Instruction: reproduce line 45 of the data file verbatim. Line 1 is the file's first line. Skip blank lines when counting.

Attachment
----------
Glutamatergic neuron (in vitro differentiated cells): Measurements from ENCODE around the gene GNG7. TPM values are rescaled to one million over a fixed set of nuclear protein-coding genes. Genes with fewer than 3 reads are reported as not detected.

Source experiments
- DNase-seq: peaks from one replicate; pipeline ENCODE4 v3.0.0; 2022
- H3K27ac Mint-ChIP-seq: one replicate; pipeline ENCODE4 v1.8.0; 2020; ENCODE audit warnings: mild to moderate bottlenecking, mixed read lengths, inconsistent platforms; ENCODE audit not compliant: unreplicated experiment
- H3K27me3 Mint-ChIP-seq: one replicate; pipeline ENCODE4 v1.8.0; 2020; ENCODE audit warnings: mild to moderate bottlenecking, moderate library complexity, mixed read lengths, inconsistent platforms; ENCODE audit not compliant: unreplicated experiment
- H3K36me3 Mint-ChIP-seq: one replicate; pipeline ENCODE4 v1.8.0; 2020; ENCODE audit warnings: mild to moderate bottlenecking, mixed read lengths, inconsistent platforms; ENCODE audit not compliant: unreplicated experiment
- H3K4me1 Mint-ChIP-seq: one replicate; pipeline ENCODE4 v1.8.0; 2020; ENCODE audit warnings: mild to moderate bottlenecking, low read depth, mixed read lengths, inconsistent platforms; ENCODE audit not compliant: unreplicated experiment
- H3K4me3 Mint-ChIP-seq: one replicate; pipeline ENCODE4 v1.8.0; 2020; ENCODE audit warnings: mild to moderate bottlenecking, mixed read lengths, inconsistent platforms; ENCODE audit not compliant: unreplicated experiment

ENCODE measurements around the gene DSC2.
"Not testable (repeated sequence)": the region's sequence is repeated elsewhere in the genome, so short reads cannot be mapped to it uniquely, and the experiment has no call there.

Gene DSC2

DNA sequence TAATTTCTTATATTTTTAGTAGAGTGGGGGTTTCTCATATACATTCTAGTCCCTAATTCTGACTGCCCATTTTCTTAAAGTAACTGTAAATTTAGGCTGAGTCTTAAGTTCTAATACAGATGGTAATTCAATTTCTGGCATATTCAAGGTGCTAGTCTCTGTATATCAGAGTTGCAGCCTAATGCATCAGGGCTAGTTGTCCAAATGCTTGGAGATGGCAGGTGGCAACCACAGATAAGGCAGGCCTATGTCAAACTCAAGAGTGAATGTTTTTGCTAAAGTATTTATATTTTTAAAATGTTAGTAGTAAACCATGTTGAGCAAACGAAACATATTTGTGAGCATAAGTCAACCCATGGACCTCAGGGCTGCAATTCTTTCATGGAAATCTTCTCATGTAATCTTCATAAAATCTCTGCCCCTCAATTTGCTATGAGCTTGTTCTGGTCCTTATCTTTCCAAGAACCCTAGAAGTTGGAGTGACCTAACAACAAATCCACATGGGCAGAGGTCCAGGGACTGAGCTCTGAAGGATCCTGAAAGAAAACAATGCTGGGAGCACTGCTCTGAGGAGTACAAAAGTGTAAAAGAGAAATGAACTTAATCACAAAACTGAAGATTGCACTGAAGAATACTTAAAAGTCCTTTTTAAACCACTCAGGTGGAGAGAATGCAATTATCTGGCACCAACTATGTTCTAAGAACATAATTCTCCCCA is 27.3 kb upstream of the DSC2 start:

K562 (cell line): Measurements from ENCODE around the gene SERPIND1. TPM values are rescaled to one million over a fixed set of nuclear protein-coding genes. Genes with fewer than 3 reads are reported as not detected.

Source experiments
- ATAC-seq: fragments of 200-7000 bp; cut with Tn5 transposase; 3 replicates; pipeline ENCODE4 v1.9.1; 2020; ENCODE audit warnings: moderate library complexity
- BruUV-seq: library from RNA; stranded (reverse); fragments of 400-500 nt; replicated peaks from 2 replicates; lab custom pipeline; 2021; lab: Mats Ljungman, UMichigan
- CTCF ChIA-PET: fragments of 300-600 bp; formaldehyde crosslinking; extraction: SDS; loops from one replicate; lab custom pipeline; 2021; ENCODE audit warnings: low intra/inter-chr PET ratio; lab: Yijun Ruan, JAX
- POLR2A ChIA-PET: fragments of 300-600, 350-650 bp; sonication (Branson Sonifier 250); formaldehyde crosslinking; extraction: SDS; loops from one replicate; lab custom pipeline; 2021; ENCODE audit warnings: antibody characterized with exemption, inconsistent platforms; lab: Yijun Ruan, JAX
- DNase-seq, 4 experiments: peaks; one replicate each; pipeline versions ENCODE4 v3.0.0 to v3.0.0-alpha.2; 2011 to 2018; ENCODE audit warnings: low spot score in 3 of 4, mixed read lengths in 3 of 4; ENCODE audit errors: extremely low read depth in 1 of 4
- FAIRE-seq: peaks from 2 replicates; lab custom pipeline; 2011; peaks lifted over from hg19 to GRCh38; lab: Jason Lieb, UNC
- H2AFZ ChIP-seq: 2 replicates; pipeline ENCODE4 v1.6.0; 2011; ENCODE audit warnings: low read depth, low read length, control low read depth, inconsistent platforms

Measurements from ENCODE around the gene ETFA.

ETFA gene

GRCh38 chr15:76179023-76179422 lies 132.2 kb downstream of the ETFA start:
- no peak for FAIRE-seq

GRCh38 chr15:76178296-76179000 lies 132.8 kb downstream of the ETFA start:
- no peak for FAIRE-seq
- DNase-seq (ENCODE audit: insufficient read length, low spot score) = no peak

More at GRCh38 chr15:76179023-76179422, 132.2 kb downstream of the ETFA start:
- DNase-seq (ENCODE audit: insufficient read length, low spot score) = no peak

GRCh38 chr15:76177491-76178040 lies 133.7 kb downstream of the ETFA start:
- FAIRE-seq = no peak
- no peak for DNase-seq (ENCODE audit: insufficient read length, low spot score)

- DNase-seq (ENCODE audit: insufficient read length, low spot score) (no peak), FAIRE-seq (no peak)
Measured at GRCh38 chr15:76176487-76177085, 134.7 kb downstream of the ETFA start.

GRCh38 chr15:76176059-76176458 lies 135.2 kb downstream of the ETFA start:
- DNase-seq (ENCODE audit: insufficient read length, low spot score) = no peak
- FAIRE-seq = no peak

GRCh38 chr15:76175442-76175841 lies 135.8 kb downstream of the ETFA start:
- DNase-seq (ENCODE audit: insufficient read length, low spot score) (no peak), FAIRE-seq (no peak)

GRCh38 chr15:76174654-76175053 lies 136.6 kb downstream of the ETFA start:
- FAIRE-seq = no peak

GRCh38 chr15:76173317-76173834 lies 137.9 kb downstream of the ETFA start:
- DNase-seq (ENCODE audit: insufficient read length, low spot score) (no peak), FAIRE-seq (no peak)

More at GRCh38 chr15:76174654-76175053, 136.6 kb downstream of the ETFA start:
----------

More at GRCh38 chr15:76174654-76175053, 136.6 kb downstream of the ETFA start: